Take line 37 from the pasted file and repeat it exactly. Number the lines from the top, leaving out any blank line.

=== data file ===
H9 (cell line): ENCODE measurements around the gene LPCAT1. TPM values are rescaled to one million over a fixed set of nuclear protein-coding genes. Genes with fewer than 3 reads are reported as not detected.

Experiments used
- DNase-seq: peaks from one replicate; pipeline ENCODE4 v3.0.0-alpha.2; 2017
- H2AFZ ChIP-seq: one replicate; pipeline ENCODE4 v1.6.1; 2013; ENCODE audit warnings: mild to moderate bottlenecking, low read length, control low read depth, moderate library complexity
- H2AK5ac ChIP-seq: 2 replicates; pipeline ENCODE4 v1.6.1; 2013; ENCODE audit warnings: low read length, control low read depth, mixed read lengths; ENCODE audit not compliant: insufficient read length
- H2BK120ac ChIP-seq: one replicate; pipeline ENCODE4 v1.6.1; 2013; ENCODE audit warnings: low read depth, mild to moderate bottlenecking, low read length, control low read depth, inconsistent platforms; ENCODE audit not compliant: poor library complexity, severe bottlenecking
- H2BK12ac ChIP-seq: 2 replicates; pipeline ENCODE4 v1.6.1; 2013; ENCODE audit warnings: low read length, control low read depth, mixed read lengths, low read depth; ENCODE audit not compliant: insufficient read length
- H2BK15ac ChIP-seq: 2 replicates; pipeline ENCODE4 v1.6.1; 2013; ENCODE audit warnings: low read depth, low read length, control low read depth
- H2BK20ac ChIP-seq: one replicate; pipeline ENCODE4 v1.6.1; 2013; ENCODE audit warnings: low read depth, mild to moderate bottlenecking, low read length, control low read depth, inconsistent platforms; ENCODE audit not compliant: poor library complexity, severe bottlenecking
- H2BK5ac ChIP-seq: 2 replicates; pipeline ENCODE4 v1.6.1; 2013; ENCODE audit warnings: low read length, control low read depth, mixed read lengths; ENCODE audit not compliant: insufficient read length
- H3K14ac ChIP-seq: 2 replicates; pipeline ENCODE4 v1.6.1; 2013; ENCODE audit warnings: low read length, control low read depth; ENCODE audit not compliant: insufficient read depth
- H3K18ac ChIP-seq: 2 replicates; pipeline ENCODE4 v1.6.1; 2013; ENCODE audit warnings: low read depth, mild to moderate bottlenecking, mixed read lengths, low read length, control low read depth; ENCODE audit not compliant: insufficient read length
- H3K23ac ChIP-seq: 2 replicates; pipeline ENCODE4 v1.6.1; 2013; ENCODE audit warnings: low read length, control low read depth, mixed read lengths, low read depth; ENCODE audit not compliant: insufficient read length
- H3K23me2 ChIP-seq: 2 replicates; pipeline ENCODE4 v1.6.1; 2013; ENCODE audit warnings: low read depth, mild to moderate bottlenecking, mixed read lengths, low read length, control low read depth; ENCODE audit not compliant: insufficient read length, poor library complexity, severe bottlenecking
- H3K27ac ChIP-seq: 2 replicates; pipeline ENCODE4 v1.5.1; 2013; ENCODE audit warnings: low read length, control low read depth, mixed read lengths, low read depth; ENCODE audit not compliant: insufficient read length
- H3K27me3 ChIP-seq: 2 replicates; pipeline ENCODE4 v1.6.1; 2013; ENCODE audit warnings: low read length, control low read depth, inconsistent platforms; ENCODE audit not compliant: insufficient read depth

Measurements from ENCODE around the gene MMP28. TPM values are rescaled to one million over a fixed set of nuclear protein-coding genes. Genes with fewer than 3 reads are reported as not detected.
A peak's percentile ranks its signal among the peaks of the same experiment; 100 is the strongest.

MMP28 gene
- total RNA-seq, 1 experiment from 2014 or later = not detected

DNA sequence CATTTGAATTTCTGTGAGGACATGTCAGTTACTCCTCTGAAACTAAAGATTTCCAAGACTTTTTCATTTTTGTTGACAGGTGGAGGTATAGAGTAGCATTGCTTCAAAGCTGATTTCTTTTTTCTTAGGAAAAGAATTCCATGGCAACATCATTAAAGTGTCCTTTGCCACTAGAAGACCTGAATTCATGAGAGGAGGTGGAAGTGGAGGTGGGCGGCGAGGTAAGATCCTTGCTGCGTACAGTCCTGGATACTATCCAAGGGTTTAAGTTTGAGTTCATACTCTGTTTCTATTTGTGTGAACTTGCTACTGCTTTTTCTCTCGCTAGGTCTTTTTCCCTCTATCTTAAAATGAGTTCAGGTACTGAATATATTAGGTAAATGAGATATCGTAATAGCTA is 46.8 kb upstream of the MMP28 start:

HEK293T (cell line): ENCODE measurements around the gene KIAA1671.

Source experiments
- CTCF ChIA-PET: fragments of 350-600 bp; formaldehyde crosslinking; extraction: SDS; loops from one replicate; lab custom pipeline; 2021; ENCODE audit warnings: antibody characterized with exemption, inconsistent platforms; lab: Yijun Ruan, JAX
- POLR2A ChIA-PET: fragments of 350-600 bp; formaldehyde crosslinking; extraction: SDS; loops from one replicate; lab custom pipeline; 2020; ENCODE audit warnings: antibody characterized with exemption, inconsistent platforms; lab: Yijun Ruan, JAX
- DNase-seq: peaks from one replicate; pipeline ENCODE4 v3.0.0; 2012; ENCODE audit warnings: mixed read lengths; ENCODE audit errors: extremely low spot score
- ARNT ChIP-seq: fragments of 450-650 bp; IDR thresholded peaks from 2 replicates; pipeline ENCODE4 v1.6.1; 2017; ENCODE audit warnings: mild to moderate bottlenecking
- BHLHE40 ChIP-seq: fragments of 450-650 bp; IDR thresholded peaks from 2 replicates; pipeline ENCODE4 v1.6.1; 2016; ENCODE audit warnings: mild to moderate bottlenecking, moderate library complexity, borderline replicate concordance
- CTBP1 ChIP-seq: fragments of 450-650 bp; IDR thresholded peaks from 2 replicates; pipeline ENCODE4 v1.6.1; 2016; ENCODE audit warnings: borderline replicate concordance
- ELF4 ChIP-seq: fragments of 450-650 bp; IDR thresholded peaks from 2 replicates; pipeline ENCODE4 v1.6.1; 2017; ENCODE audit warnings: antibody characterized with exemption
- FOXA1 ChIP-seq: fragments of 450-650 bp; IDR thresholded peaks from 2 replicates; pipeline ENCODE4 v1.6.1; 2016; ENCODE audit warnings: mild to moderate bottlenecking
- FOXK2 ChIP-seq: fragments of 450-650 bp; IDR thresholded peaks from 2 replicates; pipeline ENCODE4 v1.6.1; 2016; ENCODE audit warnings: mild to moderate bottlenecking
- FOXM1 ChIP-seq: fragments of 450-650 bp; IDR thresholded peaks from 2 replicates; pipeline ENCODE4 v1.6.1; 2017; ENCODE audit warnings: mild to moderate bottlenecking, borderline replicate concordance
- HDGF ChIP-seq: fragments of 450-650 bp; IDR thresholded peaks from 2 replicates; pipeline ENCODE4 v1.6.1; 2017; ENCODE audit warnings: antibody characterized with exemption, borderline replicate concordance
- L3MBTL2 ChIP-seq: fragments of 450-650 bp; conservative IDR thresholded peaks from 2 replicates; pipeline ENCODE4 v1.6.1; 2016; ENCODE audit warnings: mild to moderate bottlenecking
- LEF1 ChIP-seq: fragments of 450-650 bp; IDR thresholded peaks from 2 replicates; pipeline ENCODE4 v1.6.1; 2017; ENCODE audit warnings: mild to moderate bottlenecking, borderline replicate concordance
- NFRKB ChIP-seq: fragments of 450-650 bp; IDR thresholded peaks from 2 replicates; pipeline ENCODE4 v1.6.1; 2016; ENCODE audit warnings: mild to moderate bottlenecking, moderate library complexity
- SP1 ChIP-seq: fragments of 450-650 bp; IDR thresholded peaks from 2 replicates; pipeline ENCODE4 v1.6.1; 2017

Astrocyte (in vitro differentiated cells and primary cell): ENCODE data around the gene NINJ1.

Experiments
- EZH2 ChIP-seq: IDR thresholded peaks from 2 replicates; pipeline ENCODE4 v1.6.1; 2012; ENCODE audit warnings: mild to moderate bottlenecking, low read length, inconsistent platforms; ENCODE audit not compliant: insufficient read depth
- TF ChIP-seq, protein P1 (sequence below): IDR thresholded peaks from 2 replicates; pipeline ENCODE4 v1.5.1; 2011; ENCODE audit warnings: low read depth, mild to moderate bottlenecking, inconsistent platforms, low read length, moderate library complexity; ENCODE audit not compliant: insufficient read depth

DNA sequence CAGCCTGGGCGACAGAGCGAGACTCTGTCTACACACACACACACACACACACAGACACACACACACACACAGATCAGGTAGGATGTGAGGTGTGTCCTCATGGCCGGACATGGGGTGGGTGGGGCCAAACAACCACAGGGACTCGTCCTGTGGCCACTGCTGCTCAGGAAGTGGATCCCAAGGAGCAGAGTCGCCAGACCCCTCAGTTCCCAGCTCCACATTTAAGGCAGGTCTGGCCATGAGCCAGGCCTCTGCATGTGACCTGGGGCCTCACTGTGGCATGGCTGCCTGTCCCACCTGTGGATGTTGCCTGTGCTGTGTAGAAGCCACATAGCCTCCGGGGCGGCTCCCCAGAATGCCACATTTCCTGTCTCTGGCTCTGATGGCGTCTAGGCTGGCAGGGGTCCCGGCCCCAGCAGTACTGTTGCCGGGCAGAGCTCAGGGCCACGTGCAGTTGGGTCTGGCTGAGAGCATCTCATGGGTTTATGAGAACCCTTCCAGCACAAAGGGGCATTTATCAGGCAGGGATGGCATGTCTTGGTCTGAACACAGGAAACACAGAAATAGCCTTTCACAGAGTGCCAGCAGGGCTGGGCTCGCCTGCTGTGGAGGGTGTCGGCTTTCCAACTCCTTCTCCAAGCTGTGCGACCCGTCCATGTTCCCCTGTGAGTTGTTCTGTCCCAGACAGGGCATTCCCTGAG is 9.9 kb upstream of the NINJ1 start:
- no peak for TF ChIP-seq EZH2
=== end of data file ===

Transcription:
- NFRKB ChIP-seq: fragments of 450-650 bp; IDR thresholded peaks from 2 replicates; pipeline ENCODE4 v1.6.1; 2016; ENCODE audit warnings: mild to moderate bottlenecking, moderate library complexity